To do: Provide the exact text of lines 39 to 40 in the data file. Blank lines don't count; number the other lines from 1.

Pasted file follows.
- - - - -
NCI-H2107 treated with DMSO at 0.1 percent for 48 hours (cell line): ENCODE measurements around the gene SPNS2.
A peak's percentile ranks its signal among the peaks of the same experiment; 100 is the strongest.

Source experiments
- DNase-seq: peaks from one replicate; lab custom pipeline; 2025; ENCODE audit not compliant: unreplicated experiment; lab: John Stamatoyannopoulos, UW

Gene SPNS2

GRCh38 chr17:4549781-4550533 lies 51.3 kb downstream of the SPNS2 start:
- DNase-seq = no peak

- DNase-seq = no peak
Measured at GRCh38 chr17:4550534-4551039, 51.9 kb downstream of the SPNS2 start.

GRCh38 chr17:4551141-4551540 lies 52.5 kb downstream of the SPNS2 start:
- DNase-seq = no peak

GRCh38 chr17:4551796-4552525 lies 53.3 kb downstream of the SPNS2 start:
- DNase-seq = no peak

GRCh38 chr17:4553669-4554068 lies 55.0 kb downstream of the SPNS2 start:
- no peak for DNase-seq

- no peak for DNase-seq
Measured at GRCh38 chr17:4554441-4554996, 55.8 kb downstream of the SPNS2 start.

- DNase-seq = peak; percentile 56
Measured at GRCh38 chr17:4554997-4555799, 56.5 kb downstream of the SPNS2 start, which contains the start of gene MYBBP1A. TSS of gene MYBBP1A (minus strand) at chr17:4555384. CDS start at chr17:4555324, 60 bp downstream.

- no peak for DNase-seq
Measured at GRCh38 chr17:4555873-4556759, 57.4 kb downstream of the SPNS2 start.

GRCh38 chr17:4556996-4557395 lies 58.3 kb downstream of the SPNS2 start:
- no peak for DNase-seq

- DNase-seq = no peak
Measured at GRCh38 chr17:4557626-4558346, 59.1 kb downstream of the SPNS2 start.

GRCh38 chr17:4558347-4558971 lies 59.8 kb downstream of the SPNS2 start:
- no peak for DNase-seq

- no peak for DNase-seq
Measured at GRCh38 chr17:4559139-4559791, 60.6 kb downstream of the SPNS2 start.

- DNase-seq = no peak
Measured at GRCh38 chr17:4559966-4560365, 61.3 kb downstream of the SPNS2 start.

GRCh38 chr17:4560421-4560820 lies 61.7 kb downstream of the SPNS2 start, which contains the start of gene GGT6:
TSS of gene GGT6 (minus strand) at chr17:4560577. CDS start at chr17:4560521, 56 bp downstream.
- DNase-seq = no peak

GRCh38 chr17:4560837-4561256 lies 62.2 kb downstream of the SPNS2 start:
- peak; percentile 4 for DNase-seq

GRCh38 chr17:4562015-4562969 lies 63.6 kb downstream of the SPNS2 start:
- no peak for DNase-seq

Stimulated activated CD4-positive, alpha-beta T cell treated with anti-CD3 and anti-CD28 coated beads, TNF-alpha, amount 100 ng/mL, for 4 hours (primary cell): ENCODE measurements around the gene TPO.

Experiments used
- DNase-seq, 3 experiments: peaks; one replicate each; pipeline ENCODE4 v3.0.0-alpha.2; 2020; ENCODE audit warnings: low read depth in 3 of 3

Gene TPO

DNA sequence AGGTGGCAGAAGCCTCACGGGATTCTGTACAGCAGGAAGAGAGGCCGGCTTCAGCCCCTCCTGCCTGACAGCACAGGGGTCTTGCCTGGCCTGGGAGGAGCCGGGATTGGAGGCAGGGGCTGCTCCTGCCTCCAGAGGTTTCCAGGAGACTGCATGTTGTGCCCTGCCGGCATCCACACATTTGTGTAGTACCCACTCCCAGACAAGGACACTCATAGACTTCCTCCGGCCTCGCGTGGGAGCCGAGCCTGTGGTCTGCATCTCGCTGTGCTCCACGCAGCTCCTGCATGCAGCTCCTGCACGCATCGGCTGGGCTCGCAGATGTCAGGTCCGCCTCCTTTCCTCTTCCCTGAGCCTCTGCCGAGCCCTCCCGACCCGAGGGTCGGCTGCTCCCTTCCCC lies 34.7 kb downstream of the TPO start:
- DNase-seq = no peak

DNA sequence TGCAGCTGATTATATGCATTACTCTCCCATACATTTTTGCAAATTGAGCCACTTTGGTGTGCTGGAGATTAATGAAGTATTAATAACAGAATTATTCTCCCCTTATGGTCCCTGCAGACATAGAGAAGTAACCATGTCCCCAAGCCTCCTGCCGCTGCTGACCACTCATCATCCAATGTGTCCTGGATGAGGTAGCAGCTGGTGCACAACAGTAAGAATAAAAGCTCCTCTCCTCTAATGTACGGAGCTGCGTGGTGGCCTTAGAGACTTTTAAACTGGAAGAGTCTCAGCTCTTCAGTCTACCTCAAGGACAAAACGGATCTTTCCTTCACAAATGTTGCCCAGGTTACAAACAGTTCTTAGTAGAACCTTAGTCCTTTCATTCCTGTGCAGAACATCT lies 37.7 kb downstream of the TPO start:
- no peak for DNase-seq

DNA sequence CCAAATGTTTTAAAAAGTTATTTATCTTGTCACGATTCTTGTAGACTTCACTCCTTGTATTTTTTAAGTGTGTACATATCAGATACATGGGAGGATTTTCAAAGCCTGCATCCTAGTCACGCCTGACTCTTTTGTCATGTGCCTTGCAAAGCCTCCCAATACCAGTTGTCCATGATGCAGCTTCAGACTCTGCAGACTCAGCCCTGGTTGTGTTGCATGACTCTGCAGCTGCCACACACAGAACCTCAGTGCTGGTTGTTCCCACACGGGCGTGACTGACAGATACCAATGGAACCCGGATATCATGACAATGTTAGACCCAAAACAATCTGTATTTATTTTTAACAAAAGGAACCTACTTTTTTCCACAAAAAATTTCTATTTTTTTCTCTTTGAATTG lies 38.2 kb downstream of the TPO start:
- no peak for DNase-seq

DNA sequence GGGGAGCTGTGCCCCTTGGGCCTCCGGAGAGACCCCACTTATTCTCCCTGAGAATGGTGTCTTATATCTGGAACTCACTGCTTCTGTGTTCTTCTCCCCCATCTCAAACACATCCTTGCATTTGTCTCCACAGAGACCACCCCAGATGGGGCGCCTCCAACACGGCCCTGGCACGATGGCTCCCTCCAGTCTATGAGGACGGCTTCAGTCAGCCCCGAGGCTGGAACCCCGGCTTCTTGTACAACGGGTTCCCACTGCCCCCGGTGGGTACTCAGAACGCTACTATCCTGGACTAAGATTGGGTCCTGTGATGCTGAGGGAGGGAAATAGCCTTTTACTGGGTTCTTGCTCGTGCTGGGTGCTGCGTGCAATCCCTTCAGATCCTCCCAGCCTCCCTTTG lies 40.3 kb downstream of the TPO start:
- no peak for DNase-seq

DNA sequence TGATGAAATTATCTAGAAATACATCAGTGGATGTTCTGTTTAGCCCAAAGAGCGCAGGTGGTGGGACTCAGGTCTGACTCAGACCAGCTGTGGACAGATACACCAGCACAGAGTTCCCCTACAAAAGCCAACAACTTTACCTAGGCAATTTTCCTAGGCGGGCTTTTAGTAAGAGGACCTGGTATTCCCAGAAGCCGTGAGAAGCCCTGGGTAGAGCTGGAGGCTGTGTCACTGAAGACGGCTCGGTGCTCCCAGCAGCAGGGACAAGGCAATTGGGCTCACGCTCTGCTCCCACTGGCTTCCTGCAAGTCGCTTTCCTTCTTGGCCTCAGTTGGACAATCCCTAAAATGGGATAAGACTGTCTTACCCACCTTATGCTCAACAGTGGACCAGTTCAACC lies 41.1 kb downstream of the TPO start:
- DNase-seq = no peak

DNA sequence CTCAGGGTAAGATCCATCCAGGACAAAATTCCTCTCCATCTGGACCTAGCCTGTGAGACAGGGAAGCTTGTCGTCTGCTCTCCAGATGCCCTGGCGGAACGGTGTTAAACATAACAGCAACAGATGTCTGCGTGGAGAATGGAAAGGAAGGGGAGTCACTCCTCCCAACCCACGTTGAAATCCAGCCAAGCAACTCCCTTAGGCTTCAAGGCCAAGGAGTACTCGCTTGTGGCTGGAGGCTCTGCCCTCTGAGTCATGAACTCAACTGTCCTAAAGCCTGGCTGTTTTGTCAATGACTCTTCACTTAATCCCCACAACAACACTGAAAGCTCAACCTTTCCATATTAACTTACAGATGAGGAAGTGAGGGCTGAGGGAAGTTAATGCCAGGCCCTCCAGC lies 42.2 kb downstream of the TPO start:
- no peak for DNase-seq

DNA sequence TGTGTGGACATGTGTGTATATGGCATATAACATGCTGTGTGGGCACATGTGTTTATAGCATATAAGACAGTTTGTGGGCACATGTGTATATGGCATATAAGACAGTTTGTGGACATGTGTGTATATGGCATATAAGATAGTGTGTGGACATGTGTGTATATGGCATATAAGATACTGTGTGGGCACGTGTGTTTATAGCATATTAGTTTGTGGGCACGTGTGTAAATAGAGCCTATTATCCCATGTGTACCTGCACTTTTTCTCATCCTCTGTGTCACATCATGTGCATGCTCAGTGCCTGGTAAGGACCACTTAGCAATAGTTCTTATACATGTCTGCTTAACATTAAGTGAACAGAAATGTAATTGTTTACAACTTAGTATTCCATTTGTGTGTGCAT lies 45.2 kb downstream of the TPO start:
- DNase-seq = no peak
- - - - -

Stimulated activated CD4-positive, alpha-beta T cell treated with anti-CD3 and anti-CD28 coated beads, TNF-alpha, amount 100 ng/mL, for 4 hours (primary cell): ENCODE measurements around the gene TPO.

Experiments used